In honor of Mikaela Lynch, Drew Howell and Owen Black – and sent with love to the families who grieve the catastrophic loss of their angels. We are so, so incredibly sorry for your pain.
We are in this together.
It was June 13th, 2008.
This was what I wrote. (edited slightly)
She was trying to cook dinner for her children – her three-year old daughter and her five year-old severely autistic son.
“Not thirty seconds, Jess,” she said. “I didn’t turn away for thirty seconds.”
He was gone.
She ran to the neighbor’s yard. He loved their bubble machine.
He wasn’t there.
The neighbors rallied.
A frenzy of motion – “We’ll find him.”
She called 911.
“My son doesn’t speak. I can’t find him. Help me. Please, help me.”
They told her to stay in front of her house. He might come back.
She knew she couldn’t. He wouldn’t be coming back on his own. ‘I have my cell phone. I’m looking for him.’
Not long, but a lifetime. Just enough time for a thousand nightmares to come true.
A neighbor found him down on the street by the school. He was trying to find a car door that would open so that he could climb into the back seat and buckle up. He’d wait to go for a ride.
The neighbor guided him home.
The policeman said, “You need to watch him.”
I looked at my friend’s pleading eyes as she told me the story. The emotion was so raw. The anger was so palpable. The defeat was so fresh. Outrage, hurt, frustration, disbelief, anger poured from her being and onto the sidewalk between us like molten lava.
“How can he tell me to watch him?”
She looked like she would crawl out of her skin if she could. It was too much, being inside her body in that moment — sharing space with the pain and the fear and the guilt. It was just too much.
“24/7 I watch him,” she said. “All I DO is watch him. I had to FEED him. I was cooking for him.”
It was her neighbor, she told me, who gave a voice to the words in her head. “All she does is watch him!”
But those words will sting.
As parents, we all spend so much time blaming ourselves for one thing or another. As parents of children with autism, it becomes an obsession. It must have been something I did. Or something I didn’t do. Something I exposed him to, or didn’t. I wasn’t there enough. I was there too much. I nursed for too long. I didn’t nurse long enough. Every doctor’s questionnaire asks the questions. Was it you or your husband? What did you DO? Call it the ghost of Bettelheim or call it human nature. When things go “wrong” it’s in our DNA to find and place blame.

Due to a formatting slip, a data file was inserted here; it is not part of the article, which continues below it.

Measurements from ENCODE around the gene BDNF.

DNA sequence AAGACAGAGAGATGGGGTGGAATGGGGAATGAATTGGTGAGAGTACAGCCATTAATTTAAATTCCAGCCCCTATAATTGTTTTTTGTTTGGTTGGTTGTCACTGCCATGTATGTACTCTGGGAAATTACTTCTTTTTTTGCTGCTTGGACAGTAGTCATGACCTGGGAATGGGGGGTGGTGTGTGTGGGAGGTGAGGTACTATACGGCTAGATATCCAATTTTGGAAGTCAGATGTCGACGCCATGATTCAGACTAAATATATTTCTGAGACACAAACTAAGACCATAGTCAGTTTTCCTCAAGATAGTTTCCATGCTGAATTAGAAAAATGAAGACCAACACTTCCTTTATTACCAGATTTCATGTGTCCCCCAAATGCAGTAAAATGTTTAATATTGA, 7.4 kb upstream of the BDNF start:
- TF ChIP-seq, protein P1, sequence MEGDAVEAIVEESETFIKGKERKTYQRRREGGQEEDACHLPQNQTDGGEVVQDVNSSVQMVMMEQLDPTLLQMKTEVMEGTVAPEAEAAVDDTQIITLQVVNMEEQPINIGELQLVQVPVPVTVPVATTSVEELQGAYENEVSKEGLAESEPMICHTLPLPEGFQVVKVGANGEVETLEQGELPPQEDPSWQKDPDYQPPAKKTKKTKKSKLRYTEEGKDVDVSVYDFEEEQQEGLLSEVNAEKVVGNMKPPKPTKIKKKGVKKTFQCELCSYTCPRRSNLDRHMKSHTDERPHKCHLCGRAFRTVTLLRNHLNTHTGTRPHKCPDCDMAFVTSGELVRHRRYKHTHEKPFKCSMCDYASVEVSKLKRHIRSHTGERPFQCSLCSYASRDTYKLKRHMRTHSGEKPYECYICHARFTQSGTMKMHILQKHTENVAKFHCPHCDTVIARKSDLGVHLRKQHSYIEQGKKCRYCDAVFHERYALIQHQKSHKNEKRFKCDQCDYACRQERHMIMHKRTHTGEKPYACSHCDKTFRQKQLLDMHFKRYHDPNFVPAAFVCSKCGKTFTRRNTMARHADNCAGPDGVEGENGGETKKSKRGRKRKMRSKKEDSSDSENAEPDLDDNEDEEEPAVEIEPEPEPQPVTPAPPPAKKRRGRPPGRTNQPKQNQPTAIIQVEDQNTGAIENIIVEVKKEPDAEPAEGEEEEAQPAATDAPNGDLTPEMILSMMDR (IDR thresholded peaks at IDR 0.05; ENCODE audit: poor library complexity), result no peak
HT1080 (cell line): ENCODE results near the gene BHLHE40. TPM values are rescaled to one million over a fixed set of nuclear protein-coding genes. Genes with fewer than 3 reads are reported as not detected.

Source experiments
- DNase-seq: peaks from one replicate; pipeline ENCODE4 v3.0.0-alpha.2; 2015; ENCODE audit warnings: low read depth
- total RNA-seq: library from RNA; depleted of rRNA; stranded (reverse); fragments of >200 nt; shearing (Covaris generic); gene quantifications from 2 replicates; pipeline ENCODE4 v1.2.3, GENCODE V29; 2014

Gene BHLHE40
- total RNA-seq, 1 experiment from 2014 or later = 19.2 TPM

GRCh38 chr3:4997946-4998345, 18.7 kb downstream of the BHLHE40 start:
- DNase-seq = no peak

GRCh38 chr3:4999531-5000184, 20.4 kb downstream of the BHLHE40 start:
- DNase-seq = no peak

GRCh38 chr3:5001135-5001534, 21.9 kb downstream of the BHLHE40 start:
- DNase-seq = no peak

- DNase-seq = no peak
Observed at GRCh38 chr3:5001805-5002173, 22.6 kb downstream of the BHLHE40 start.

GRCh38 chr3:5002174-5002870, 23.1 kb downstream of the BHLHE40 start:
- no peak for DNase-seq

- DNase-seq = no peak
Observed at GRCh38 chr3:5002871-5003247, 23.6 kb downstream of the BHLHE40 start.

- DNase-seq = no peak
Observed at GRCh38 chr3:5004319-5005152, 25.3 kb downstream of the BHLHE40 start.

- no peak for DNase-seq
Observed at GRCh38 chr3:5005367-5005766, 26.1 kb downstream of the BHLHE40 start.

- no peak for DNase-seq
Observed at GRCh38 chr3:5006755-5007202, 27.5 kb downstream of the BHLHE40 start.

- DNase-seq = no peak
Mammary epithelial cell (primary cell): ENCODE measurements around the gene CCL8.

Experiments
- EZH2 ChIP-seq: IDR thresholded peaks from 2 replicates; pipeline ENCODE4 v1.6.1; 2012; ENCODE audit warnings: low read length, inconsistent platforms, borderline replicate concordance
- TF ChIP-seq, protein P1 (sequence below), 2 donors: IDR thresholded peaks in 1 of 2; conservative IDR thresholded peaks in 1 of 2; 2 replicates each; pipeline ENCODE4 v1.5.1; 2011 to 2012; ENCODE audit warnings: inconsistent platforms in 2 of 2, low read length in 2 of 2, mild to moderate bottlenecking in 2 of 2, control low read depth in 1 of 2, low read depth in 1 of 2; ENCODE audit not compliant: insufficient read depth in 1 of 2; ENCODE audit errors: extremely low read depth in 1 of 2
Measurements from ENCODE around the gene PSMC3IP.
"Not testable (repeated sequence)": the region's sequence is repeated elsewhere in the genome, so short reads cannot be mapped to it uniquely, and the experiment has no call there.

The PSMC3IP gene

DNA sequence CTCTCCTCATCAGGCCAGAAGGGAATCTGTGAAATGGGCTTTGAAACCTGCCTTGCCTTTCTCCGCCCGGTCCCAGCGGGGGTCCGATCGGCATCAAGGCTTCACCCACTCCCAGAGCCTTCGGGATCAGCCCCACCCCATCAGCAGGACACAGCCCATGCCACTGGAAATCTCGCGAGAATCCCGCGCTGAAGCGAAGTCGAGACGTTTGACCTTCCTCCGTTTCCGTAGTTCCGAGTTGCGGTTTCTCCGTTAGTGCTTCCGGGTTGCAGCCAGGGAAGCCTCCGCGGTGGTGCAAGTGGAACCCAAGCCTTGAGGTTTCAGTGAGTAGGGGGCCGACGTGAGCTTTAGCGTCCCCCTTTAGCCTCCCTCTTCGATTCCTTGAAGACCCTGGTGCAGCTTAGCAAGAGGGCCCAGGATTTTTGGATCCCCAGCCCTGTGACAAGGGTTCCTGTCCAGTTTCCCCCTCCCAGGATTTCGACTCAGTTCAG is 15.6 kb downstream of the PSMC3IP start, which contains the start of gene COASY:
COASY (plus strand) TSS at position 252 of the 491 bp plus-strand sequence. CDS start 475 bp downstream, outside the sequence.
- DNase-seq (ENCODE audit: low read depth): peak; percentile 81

“I turned my head to the stove for less than thirty seconds to FEED him, ” she said again. “And he was gone.”
This is her reality. And the reality for so, so many. For kids like Jack and Rhema and Nik and so, so many others who don’t know boundaries and live with no sense of danger. For the families who do everything they can possibly think of to do to keep them safe, but who, sadly, are human. And yes, for families like mine.
This was NOT her fault. It was her nightmare. It is OUR nightmare.
It was what we spend all day every day trying to avoid.
But one thoughtless officer summed it all up with four careless words ‘You need to watch him.’
The neighbor came to her when it was over, she told me, and said, “We are with you. When you fly; we fly. We are in this together.”
As her story came to an end, I hugged her. It was all I could think to do. I felt powerless. Small.
I’m sure the officer meant no harm, but ignorance leaves a mark.
Educate. Sensitize. Let neighbors and friends and police officers and EMTs and firefighters and mailmen and everyone you encounter know what it means to care for a child with no understanding of boundaries or danger or fear. Make them understand that compassion can build a safety net but judgement will, just as quickly, destroy it.
It is up to all of us to protect our children and to support each other.
When she flies, we fly.
We are in this together.
In loving memory of Owen, Mikaela and Drew.
May they rest in peace.